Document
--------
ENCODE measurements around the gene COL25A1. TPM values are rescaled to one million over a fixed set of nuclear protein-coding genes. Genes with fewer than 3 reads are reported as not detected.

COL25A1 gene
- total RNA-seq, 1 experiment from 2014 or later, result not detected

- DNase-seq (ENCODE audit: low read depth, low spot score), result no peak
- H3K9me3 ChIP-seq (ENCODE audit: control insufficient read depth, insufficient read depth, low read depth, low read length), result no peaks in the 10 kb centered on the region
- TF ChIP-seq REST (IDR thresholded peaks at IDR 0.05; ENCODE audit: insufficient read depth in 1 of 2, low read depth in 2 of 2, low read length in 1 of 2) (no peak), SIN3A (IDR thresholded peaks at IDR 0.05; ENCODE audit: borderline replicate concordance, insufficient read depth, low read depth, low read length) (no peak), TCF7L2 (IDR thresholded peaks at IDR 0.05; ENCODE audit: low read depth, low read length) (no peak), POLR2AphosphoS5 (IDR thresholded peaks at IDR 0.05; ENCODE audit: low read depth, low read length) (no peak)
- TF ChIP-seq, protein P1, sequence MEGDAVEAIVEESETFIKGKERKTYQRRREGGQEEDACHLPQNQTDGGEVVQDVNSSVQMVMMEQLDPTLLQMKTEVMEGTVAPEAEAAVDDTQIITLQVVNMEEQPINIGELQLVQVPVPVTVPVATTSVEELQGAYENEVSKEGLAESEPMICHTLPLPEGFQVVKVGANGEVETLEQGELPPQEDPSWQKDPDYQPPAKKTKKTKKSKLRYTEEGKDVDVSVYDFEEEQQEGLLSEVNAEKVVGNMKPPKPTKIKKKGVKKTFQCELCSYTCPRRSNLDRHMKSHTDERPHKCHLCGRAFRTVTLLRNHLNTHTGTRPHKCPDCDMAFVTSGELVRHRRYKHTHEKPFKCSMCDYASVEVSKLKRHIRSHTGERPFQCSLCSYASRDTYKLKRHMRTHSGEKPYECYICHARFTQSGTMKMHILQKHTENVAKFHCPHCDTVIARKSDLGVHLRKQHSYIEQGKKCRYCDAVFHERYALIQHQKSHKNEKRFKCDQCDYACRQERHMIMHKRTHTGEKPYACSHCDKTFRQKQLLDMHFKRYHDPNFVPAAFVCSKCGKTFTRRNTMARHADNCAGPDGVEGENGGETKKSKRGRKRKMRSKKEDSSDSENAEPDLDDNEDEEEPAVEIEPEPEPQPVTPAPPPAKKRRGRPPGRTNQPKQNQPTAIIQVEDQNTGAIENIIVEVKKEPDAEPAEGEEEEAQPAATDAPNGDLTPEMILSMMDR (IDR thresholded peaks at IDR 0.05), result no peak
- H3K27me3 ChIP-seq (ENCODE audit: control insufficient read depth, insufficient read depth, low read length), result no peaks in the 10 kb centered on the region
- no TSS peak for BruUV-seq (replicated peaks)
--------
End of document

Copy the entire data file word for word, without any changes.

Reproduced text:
ENCODE measurements around the gene COL25A1. TPM values are rescaled to one million over a fixed set of nuclear protein-coding genes. Genes with fewer than 3 reads are reported as not detected.

COL25A1 gene
- total RNA-seq, 1 experiment from 2014 or later, result not detected

- DNase-seq (ENCODE audit: low read depth, low spot score), result no peak
- H3K9me3 ChIP-seq (ENCODE audit: control insufficient read depth, insufficient read depth, low read depth, low read length), result no peaks in the 10 kb centered on the region
- TF ChIP-seq REST (IDR thresholded peaks at IDR 0.05; ENCODE audit: insufficient read depth in 1 of 2, low read depth in 2 of 2, low read length in 1 of 2) (no peak), SIN3A (IDR thresholded peaks at IDR 0.05; ENCODE audit: borderline replicate concordance, insufficient read depth, low read depth, low read length) (no peak), TCF7L2 (IDR thresholded peaks at IDR 0.05; ENCODE audit: low read depth, low read length) (no peak), POLR2AphosphoS5 (IDR thresholded peaks at IDR 0.05; ENCODE audit: low read depth, low read length) (no peak)
- TF ChIP-seq, protein P1, sequence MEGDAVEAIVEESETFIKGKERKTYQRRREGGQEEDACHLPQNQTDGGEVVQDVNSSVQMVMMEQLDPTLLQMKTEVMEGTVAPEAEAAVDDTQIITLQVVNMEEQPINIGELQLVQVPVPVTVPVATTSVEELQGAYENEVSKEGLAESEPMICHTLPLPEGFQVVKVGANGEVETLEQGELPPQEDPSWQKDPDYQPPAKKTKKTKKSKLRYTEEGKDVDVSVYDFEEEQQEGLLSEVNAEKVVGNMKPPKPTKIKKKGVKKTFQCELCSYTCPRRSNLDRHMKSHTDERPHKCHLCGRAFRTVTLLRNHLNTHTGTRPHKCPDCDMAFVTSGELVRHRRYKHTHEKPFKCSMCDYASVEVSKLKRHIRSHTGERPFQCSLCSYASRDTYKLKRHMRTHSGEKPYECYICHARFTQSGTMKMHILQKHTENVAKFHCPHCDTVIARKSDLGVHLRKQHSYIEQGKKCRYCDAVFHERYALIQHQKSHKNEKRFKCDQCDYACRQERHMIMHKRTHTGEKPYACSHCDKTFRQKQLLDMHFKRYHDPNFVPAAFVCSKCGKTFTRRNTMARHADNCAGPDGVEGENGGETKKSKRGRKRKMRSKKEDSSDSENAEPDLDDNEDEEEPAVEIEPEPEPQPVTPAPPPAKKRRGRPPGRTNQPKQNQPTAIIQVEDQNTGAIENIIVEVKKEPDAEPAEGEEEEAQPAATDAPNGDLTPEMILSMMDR (IDR thresholded peaks at IDR 0.05), result no peak
- H3K27me3 ChIP-seq (ENCODE audit: control insufficient read depth, insufficient read depth, low read length), result no peaks in the 10 kb centered on the region
- no TSS peak for BruUV-seq (replicated peaks)